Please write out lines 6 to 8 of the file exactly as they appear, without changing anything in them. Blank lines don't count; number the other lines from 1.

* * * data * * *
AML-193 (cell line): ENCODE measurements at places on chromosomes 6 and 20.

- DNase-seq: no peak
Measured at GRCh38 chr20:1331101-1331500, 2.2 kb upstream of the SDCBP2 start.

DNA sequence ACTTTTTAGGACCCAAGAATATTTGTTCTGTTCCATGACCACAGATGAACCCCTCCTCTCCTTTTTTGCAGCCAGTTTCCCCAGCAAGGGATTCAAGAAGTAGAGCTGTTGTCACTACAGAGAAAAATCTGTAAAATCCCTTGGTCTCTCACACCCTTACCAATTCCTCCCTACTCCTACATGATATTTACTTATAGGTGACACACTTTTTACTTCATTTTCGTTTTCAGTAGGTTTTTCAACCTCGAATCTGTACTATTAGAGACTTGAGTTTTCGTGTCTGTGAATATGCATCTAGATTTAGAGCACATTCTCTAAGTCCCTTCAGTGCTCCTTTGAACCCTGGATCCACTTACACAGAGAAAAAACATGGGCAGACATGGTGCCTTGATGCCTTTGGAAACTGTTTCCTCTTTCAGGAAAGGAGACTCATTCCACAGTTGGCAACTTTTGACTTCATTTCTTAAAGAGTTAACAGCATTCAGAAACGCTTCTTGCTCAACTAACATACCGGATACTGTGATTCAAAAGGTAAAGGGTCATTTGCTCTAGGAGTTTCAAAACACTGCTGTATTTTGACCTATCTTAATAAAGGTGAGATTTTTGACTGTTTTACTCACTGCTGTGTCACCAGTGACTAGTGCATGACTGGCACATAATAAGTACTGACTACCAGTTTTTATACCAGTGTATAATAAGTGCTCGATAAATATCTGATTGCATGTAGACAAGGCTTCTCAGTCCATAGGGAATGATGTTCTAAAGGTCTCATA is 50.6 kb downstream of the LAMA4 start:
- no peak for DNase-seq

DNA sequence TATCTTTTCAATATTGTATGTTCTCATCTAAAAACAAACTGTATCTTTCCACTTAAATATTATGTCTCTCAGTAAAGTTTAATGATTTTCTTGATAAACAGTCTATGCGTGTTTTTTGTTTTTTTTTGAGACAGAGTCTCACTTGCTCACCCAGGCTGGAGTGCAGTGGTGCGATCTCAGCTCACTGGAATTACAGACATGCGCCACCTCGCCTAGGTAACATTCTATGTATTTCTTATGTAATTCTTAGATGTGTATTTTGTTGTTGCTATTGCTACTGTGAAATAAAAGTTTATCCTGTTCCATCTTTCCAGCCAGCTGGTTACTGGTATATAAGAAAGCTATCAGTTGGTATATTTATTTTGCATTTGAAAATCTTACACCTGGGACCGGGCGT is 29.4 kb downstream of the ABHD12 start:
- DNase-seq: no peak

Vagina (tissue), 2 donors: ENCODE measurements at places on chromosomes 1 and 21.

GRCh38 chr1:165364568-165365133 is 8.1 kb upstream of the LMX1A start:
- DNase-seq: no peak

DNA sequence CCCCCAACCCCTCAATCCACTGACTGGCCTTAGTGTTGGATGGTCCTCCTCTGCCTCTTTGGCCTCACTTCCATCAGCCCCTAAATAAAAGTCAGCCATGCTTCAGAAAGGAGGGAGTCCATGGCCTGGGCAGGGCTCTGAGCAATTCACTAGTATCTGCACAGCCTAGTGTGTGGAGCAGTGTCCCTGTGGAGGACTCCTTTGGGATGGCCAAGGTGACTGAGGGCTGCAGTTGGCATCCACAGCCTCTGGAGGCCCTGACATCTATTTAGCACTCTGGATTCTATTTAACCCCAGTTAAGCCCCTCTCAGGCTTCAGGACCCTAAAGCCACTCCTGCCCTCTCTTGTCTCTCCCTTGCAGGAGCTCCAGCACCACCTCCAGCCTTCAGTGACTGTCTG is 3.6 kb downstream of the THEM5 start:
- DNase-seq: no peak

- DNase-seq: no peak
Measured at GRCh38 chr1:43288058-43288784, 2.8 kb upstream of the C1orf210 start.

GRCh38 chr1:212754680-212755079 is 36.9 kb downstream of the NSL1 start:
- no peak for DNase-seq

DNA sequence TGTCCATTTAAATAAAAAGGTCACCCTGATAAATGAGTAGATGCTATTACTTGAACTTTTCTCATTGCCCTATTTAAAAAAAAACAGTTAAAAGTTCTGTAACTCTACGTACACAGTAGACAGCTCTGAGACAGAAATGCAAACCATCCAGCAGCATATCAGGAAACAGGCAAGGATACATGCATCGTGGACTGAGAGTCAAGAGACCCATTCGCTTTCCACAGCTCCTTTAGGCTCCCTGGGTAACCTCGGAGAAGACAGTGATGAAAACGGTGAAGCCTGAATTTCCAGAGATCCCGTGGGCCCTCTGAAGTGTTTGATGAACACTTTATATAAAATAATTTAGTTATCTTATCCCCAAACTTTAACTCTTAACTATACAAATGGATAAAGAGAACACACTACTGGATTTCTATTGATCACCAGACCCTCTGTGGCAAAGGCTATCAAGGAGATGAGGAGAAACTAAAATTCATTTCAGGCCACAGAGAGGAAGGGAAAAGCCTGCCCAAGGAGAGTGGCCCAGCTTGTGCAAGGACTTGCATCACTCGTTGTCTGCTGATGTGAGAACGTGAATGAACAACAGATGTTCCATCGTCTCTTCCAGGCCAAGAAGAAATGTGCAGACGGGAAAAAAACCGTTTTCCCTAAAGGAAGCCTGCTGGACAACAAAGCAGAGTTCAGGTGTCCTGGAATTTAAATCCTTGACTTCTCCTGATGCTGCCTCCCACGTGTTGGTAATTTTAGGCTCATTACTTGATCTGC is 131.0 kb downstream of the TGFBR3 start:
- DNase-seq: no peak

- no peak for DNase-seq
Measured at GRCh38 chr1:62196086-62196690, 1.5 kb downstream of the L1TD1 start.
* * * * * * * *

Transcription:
DNA sequence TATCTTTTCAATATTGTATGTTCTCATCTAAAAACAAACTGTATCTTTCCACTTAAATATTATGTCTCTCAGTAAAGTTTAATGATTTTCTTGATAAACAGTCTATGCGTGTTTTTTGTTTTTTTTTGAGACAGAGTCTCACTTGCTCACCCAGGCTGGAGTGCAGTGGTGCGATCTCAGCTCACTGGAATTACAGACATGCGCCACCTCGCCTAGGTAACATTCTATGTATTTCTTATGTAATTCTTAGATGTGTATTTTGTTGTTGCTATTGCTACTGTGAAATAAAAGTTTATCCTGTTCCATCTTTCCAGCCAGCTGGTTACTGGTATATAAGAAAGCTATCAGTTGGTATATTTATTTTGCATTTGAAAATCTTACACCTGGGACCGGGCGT is 29.4 kb downstream of the ABHD12 start:
- DNase-seq: no peak

Vagina (tissue), 2 donors: ENCODE measurements at places on chromosomes 1 and 21.